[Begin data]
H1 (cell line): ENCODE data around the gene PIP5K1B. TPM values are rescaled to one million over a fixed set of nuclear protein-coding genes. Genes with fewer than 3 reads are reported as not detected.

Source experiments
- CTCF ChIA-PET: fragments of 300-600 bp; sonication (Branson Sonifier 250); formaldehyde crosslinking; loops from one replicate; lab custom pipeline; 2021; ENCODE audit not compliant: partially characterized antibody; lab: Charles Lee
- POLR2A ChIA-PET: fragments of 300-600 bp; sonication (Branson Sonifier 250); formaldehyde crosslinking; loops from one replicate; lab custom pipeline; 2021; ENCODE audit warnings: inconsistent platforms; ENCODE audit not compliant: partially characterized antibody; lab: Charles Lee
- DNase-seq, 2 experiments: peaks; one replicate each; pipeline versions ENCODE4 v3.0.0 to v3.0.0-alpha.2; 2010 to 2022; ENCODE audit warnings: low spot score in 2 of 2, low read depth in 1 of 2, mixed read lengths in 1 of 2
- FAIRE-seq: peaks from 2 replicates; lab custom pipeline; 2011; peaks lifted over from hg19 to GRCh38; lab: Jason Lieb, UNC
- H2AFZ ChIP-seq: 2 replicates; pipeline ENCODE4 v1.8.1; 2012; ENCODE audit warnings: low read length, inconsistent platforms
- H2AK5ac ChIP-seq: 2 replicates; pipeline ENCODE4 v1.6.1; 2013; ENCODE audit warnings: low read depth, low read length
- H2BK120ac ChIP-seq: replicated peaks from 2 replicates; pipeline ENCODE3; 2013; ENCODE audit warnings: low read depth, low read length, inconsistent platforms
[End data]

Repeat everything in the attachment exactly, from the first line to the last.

H1 (cell line): ENCODE data around the gene PIP5K1B. TPM values are rescaled to one million over a fixed set of nuclear protein-coding genes. Genes with fewer than 3 reads are reported as not detected.

Source experiments
- CTCF ChIA-PET: fragments of 300-600 bp; sonication (Branson Sonifier 250); formaldehyde crosslinking; loops from one replicate; lab custom pipeline; 2021; ENCODE audit not compliant: partially characterized antibody; lab: Charles Lee
- POLR2A ChIA-PET: fragments of 300-600 bp; sonication (Branson Sonifier 250); formaldehyde crosslinking; loops from one replicate; lab custom pipeline; 2021; ENCODE audit warnings: inconsistent platforms; ENCODE audit not compliant: partially characterized antibody; lab: Charles Lee
- DNase-seq, 2 experiments: peaks; one replicate each; pipeline versions ENCODE4 v3.0.0 to v3.0.0-alpha.2; 2010 to 2022; ENCODE audit warnings: low spot score in 2 of 2, low read depth in 1 of 2, mixed read lengths in 1 of 2
- FAIRE-seq: peaks from 2 replicates; lab custom pipeline; 2011; peaks lifted over from hg19 to GRCh38; lab: Jason Lieb, UNC
- H2AFZ ChIP-seq: 2 replicates; pipeline ENCODE4 v1.8.1; 2012; ENCODE audit warnings: low read length, inconsistent platforms
- H2AK5ac ChIP-seq: 2 replicates; pipeline ENCODE4 v1.6.1; 2013; ENCODE audit warnings: low read depth, low read length
- H2BK120ac ChIP-seq: replicated peaks from 2 replicates; pipeline ENCODE3; 2013; ENCODE audit warnings: low read depth, low read length, inconsistent platforms